Captain J. R. Kirk (Gisborne), (a London correspondent says, writing on | December 3), was the guest of the Master of Balliol, Oxford, last week-end, ahd addressed the Commonwealth v Club on "Thoughts on Some Aspects of the Problem of a Better Understanding in Empire, with a Practical Suggestion." The meeting, over which the master presided, was a very large one, and included -some New Zealand cadets at present' at ' Oxford. Lieutenant-Colcnel E. P. M. Laseplles, Dragoon Guards (formerly of Hawke's Bay), who is acting as secretary of the overseas soldier and sailor scholarships, took part in the discussion. Captain Kirk was recently elected a Fellow of the Royal Economic .Society. He has been laid up with influenza, and tonsilitis, but has now recovered. He is expecting to sail for New Zealand by the Athenic. . , About' three years ago Mr $. Jickell, Borough Engineer, Palmerston North, was authorised to draw up a scheme for the 'proposed canal at Christchurch. At a conference between the Christchurch Canal League and representatives of various local bodies, held at Christchurch on Wednesday, January 16, n sub-committee, appointed previously fothe purpose of considering* vnriou= schemes, recommended the adoption of that outlined by Mr S. Jickell. and the committee) urged that it be submitted to the Harbor Board, with a. request, that the engineer should report upon it. The scheme provides for an entrance channel about three miles in length, with entrance 700 feet wide at Sumner Head, the said channel terminating hi a wet dock or basin near the Heathcote bridge, allowance being made for the waters of the Avon . and Heathcote rivers flowing by the way of the proposed entrance, and discharging intoi the open sea. The basin from the root of the jetties to the end of the channel has an area of about 85 acres. The proposal provides for a depth of 25 feet in the channel and basin at low water. The 'scheme will involve an expenditure of £1,705,000. ■ ' . At the Wairarapa ram and I ' ewe fair, conducted at the Solway showground.: last week competition was exceedingly keen for high grade Romney rams, but for anything falling short of this standard prices were on a lower scale. For rams offered' by Mr. Wm. Perry, the bidding was extremely animated'. Pigtires reached by this breeder for rams sold at 100 guineas and over were as follows: 365 J. Carne Bidwell, Featherston: 350 J. C. Field, Gisborne; 330 A. Tocker, Featherston ; 300 P. R. Seddon, Waikato ; 270 J. E. Hewitt Mangamaire; 225 Eric Riddiford, Lower Hutt; 220 Jas. Knight, Feilding; 190 D. Murray, Otago; 190 E. G. Stevens, Gisborne; 170 Henson Estate, Feilding • 160 W. F. Gibson, Kiwitea; 160 D. ifurray, Otago; 160 Holmes Warren, Pirinoa; 155 S. McLaren, Hinakura; /40 Robt. McLeod, Martinborough; 135 JS. G. Stevens, Gisborne; 130 W. D. Hunt, Wellington; 125 A. Hunter. Wanganui; 120 A. Tocker, Featherston; 110 W. H. Buick, Masterton; 100 R. Smith, Martinborough; 100 A. J. •Rutherford, Alfredton; 100 J. E. Hewitt, Mangamaire. Forty-six rams realised from 28 to 90 guineas. This Jvendor's whole offering of 69 rams averaged the record price of 94 guineas. \H_s first eight sheep brought 2120 " suineas-^-an average of 265 guineas. These figures are claimed to be a record! for the Australasian colonies. Prices of over 100 guineas were also mad© by Mr. G. E. Allen, 150 (Wm. Rayner, The Cliffs, Masterton), and J. E. Hewitt. 160 guineas (H. Hewitt. Lagoon Hill). Eighty-seven Lincoln rams were catalogued, but competition, except for the very best, was dull. The monthly meeting of the Gisborne branch pf the Labor Patty -will be IpeW to-morrow (Friday) Evening in the rooms above Mr. J. Dowdle's shop.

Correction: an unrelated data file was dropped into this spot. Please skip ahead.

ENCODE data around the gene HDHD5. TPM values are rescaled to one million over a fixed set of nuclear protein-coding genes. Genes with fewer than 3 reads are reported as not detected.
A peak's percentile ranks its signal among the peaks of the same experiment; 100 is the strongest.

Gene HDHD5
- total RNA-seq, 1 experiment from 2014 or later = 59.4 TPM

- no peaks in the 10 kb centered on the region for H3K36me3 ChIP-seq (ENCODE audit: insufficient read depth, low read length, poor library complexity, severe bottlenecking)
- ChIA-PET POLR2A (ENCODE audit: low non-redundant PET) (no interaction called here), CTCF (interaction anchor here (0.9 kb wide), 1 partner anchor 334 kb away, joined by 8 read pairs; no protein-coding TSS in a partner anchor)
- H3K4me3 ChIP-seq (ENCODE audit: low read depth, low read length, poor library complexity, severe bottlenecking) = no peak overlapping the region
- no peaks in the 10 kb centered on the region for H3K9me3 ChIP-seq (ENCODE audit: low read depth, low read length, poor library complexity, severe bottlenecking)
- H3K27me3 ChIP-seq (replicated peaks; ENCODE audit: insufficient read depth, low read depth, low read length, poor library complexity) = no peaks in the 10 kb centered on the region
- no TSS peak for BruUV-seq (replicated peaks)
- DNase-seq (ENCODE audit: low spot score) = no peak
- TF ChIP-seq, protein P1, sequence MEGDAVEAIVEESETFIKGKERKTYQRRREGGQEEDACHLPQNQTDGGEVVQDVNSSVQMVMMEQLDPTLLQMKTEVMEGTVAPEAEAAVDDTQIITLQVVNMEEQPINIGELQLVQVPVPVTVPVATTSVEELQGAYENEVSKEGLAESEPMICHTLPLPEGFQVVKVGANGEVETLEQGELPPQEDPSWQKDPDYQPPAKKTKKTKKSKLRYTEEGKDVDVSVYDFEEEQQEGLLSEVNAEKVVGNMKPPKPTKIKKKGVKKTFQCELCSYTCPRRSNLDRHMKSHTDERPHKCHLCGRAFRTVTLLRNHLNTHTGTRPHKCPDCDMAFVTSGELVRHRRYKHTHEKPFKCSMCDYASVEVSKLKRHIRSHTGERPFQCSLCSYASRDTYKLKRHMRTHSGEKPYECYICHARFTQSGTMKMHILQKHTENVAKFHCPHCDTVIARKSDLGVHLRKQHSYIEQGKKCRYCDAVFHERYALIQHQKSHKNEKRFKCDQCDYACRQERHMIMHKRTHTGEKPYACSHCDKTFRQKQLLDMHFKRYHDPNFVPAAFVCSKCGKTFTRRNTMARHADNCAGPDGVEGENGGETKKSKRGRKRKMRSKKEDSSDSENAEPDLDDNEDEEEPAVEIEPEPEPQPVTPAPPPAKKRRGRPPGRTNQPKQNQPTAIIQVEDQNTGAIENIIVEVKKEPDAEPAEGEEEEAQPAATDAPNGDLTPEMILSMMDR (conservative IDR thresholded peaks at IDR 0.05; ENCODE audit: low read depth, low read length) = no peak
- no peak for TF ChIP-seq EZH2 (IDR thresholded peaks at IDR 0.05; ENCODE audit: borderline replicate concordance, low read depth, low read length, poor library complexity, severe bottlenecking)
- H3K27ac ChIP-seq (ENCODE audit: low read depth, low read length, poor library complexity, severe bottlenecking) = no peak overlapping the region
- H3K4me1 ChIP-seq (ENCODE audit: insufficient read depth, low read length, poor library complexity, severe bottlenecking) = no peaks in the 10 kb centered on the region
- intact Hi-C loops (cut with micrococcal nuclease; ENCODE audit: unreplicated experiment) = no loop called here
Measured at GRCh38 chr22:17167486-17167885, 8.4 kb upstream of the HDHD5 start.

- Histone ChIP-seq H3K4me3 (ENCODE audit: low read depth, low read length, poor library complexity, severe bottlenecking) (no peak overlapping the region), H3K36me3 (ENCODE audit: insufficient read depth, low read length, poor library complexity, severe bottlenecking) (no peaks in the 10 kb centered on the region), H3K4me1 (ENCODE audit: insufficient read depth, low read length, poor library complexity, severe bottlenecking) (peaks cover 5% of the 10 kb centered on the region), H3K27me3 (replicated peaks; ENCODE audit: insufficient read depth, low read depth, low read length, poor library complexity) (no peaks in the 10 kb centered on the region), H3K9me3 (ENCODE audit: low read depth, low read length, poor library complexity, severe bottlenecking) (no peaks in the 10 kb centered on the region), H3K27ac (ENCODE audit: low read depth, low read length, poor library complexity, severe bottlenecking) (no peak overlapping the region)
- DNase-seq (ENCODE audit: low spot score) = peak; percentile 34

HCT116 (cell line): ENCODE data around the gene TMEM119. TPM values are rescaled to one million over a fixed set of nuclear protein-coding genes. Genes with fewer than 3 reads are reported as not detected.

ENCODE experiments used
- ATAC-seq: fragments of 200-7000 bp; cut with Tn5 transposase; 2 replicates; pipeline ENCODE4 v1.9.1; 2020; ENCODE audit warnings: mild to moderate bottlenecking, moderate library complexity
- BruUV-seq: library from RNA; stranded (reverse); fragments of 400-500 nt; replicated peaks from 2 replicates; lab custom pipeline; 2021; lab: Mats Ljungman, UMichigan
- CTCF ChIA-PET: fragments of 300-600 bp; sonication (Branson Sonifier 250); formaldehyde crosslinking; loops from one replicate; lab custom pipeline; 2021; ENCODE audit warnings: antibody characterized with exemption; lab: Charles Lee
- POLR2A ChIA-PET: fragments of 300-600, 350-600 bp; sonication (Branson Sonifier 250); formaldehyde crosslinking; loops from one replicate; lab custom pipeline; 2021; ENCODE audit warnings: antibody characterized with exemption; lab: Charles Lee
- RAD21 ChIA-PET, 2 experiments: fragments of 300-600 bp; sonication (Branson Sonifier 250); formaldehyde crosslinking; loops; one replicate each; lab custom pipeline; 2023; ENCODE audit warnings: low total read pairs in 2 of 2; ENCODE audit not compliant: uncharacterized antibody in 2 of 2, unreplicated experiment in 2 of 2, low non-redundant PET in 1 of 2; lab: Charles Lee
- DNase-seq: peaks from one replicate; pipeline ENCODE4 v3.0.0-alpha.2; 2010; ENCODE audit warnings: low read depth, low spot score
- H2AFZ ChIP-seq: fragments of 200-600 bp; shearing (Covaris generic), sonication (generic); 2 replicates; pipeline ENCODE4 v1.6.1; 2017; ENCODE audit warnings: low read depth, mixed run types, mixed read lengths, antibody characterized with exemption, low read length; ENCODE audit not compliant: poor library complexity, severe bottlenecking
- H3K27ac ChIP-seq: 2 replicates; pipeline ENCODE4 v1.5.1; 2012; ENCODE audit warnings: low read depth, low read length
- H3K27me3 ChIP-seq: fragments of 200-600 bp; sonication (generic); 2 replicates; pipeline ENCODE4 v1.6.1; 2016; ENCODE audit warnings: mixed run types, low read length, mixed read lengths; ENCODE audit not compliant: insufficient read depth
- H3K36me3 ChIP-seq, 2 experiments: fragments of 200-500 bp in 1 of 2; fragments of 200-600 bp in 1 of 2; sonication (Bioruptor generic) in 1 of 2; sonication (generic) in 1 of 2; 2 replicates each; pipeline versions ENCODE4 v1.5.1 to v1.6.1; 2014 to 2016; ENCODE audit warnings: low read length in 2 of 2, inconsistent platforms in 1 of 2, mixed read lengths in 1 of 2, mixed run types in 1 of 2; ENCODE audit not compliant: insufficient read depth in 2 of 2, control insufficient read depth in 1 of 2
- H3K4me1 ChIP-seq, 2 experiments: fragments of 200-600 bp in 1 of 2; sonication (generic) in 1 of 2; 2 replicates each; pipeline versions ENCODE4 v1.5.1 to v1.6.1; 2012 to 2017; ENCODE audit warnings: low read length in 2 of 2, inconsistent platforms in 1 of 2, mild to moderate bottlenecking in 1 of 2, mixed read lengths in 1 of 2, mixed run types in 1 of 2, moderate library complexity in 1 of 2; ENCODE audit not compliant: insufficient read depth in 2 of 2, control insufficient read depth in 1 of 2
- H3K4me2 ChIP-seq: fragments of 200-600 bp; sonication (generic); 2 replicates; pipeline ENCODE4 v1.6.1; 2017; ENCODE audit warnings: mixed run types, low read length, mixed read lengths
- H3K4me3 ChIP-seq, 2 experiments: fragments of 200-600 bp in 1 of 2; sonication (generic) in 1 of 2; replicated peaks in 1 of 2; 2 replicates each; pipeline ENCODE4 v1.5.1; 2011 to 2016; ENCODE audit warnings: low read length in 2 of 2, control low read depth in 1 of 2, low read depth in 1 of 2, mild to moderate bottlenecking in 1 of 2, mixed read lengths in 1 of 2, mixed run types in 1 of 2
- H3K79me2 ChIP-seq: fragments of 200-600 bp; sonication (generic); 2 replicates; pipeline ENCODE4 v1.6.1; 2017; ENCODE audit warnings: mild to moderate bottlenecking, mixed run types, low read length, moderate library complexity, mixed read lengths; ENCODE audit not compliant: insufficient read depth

In another oolumn Messrs Yates and McPhail, grocers, notify that their business haa been taken over by Mr S. D. Buntih.